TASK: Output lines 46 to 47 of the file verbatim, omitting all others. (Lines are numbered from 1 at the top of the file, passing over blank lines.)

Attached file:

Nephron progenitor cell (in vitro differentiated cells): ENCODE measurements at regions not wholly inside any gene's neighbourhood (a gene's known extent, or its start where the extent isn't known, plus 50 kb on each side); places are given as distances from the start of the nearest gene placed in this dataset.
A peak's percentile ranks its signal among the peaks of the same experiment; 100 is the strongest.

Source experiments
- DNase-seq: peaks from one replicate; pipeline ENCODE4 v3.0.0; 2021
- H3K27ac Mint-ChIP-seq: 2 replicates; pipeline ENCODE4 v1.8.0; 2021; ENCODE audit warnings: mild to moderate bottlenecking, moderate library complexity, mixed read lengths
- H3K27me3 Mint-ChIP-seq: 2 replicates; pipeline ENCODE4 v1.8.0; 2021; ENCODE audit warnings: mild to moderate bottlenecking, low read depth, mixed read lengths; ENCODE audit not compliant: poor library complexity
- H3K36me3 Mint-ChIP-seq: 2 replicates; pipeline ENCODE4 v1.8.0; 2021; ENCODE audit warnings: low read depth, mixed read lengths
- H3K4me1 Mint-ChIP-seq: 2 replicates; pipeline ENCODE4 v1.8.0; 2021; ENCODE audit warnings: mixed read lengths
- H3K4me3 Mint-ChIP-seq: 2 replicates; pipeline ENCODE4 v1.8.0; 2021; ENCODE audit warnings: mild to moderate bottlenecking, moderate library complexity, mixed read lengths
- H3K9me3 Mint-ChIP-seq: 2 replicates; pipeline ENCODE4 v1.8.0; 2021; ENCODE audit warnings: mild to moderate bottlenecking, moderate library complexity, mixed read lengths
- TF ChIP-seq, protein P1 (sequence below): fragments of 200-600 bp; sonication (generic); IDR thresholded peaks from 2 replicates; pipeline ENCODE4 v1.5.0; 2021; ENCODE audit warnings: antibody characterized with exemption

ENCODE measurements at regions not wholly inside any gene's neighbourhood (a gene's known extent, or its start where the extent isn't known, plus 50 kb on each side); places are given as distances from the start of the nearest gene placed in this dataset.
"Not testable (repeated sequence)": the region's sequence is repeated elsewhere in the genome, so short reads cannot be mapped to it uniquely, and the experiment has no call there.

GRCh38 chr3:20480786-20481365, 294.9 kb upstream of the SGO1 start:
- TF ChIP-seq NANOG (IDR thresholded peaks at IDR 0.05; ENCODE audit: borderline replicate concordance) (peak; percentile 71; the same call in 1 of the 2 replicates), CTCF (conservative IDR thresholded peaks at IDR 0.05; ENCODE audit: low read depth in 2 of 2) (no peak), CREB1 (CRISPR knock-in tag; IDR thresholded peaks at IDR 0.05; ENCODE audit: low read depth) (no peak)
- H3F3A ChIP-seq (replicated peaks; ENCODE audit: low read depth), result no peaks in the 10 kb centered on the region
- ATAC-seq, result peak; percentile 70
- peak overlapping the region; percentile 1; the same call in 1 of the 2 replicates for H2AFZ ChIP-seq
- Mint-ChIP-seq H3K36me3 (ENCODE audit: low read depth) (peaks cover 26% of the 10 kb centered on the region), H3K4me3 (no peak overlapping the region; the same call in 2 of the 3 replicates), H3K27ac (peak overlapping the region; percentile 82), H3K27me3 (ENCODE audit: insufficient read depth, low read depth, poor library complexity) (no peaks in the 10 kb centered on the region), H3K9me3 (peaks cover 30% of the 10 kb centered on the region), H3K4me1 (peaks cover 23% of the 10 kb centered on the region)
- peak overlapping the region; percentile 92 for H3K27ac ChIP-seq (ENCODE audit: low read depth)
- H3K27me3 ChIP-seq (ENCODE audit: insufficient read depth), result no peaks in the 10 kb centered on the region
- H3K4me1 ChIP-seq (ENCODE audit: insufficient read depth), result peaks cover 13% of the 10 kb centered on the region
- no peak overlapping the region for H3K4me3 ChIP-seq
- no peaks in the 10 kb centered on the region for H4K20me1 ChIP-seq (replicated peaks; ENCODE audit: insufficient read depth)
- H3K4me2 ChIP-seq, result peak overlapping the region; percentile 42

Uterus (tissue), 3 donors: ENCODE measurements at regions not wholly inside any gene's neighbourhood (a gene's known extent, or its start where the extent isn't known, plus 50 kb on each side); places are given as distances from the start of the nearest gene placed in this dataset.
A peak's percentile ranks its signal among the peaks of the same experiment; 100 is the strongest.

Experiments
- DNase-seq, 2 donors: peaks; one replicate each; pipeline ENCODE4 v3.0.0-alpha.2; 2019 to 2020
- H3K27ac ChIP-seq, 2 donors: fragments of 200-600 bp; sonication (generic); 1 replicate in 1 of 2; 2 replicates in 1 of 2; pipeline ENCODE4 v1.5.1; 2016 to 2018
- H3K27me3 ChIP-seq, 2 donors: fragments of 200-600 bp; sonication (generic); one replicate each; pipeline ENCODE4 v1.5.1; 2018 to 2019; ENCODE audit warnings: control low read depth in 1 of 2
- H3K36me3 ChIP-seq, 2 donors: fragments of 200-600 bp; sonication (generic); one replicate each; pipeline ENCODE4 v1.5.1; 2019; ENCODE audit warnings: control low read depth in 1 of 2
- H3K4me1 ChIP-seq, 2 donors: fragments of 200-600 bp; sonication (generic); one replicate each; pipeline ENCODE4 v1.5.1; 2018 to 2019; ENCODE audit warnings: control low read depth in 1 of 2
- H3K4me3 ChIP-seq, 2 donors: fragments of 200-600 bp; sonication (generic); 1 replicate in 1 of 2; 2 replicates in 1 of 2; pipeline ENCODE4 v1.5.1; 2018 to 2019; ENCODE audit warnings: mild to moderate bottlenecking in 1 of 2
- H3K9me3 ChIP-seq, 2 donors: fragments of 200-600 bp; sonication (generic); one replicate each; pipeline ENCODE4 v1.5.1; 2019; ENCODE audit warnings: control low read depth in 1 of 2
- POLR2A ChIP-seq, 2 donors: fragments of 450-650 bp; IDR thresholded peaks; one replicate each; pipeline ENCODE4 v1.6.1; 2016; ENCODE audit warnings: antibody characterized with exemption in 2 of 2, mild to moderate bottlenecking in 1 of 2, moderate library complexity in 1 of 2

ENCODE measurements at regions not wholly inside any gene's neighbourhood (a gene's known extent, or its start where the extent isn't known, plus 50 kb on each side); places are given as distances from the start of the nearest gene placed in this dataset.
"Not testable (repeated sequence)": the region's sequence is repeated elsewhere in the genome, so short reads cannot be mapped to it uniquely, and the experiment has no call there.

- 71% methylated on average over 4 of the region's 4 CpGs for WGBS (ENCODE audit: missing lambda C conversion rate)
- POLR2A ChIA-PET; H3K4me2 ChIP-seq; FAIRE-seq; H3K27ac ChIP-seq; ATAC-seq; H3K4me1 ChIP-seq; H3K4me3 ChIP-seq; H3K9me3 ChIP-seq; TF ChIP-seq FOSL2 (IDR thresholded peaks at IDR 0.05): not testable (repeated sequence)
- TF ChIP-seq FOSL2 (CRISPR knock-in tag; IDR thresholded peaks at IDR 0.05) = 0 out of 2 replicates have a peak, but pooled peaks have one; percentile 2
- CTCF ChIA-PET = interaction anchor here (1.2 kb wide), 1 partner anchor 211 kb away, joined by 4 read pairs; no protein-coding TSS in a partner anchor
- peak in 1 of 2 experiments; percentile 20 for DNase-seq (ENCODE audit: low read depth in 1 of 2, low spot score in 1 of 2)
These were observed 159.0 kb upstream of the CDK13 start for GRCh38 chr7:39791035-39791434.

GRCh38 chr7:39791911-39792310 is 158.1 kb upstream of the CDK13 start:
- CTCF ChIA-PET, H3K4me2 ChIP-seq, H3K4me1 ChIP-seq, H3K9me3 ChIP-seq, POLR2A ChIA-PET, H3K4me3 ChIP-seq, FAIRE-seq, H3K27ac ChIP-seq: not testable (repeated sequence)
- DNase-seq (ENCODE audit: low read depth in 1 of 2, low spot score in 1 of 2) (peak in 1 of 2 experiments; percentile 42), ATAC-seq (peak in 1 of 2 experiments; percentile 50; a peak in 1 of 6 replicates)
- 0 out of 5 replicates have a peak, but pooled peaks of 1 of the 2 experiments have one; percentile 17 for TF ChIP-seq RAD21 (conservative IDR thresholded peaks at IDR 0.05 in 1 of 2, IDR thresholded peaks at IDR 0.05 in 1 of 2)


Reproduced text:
- CTCF ChIA-PET, H3K4me2 ChIP-seq, H3K4me1 ChIP-seq, H3K9me3 ChIP-seq, POLR2A ChIA-PET, H3K4me3 ChIP-seq, FAIRE-seq, H3K27ac ChIP-seq: not testable (repeated sequence)
- DNase-seq (ENCODE audit: low read depth in 1 of 2, low spot score in 1 of 2) (peak in 1 of 2 experiments; percentile 42), ATAC-seq (peak in 1 of 2 experiments; percentile 50; a peak in 1 of 6 replicates)